6. Working part or full time for a period in a franchised store or territory to get a genuine feel for the business (in which case, the longer the better, and the one hour per $1,000 invested rule can be extended). People who have worked in franchises before buying them increase their operational proficiency and become culturally acclimatised to the organisation, thus reducing the likelihood of a horrible “I wished I’d known this before” moment after the investment has been made.
  7. Undertaking small business and franchise training courses and workshops. People going into self-employment for the first time don’t know what they don’t know and look to the franchisor to fill this void for them. This creates the opportunity for unscrupulous franchisors to abuse their trust, or for the franchisee to develop unrealistically high expectations of the system for which the franchisor cannot deliver. Understanding basic principles of franchising, as well as basic business concepts and financial literacy are essential to improving and maximising the long-term value of any franchise investment. The Franchise Advisory Centre ( run a number of workshops, seminars and short courses, as well as various state and federal bodies, TAFE colleges and business/industry associations.

What are the best franchises in the current economic climate?

Established systems with a critical mass of profitable, satisfied franchisees will not only weather the current economic storm, they will come out the other side in top gear and quite possibly buy out or take market share from a competitor or two along the way. Furthermore, these systems will need to have dynamic and talented leadership teams, strong corporate governance, and enduring customer appeal.

Having said that, concepts such as “established”, “critical mass”, “satisfied”, “dynamic”, “talented”, “corporate governance”, and “enduring appeal” are subjectively assessed, and relative to the eye of the beholder. An evaluation of a system on these criteria might produce different outcomes for different people.

Cash businesses (or those with incredibly tight credit controls) combined with clever marketing and exceptional levels of customer service (and there are many examples of these in both service and retail franchise brands) that fit the above criteria will perform strongly in the next couple of years.

What about new franchises?

There is opportunity in adversity for any entrepreneur. New franchise concepts emerge in Australia at the rate of about 100 per year, however not all of these will be viable in the long run.

Businesses that help maintain the functionality and extend the life cycle of existing assets do well at times when people can not afford to buy new assets. For example, home maintenance and renovation, vehicle rejuvenation and accessorisation, etc, help extend the useful life of these assets when their owners can no longer afford to upgrade them for new homes or cars. Concepts (mostly mobile services franchises) that trade time for money by providing services will still experience strong demand, as their customers are likely to be working longer hours in jobs where they themselves will be expected to achieve more with less.

What should I be wary of?

The recently-unemployed, particularly those with sizeable payouts for years of accumulated service, holiday pay, etc, are prey for unscrupulous operators. As the economic cycle continues to turn, the ranks of the unemployed looking to buy a job via franchising will increase considerably as corporate layoffs and downsizing becomes painfully common.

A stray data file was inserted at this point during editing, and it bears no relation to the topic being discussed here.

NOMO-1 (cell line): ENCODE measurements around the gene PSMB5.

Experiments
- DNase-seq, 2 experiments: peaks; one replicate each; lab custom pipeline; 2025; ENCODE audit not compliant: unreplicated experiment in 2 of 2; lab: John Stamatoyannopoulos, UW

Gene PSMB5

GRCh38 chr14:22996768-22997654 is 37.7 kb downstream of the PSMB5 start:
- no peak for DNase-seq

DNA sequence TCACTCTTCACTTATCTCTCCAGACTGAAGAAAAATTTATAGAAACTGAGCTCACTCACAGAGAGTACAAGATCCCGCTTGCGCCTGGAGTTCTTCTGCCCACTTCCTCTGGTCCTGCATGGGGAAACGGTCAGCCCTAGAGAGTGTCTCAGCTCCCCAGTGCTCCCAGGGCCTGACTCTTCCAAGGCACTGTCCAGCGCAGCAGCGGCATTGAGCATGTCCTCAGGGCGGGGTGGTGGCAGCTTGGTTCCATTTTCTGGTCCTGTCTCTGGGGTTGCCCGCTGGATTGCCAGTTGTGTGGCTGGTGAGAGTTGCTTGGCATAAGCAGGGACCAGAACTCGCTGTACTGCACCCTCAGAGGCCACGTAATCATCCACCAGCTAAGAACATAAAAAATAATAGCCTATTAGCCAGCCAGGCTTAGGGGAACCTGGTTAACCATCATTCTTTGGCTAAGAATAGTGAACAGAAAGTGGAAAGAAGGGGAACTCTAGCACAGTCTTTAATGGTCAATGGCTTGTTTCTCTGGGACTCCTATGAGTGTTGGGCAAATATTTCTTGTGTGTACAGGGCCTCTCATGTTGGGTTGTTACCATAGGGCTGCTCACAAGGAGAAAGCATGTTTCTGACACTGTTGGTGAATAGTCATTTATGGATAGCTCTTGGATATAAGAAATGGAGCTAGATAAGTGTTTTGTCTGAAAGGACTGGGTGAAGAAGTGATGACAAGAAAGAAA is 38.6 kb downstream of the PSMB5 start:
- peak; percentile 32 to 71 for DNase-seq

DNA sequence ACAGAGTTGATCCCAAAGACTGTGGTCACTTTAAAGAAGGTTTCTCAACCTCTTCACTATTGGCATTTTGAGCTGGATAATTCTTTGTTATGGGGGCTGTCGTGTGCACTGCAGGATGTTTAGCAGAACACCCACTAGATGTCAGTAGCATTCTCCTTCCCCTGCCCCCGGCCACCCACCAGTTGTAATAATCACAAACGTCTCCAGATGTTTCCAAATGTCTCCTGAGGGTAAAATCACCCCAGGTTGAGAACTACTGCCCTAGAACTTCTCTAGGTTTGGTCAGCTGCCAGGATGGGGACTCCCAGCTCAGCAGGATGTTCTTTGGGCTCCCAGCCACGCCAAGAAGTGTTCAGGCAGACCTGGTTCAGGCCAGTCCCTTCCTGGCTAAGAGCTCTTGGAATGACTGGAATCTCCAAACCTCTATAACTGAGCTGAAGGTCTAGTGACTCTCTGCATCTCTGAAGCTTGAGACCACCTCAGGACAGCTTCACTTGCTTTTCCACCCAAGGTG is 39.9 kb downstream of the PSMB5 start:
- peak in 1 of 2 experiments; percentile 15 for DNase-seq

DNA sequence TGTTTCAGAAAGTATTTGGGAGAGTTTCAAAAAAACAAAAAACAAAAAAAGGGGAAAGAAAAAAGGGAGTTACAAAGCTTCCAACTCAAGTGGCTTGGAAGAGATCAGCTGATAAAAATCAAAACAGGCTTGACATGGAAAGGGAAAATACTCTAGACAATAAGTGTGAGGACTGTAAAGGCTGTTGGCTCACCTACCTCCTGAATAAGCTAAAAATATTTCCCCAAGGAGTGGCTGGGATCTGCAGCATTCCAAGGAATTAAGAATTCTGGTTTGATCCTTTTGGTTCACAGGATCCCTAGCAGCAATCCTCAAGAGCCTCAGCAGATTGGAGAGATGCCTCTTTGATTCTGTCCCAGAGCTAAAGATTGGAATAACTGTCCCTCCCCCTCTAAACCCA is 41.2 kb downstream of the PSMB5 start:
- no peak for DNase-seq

These people, most of whom will have never been in business for themselves before, may well make excellent franchisees. However their potential naïveté makes them particularly vulnerable to poorly-considered decisions, hastened by unnecessarily eager franchise salesmen. 

Anecdotally, many new franchises based on flimsy concepts sprung up during the last recession and lured the recently-unemployed with the prospect of easy riches. Unfortunately, few of these franchisors and still fewer of their franchisees have survived today. The key lesson here is to undertake proper research. (See research hints above).

What laws exist to protect franchisees?

It is also worth noting that although the last recession occurred before the Franchising Code of Conduct was introduced (ie. the laws that regulate the franchise sector), there is no amount of legislation that can adequately protect a franchisee from a hasty, unresearched and ill-considered investment decision. 

Distributorships and licensed business opportunities are often advertised alongside franchises, but look, sound and feel the same as a franchise. No matter what they call themselves, if in the eyes of the law they are a franchise, then buyers are entitled to receive a disclosure document (containing a variety of important information as well as the lists of current and former franchisees critical for proper research), as well as a mandatory cooling-off period, recourse to mediation in the event of a dispute and all the other protections available to franchisees under the Franchising Code of Conduct. 

The best way to distinguish between a legitimate franchise offering and something that is designed to separate an aspiring business owner from their cash is to educate yourself, and do your research. Only then can you make a balanced decision that takes into account your long-term interests.

Jason Gehrke is a director of the Franchise Advisory Centre and has been involved in franchising for 18 years at franchisee, franchisor and advisor level. He provides consulting services to both franchisors and franchisees, and can be contacted by email at or by phone on 07 3716 0400.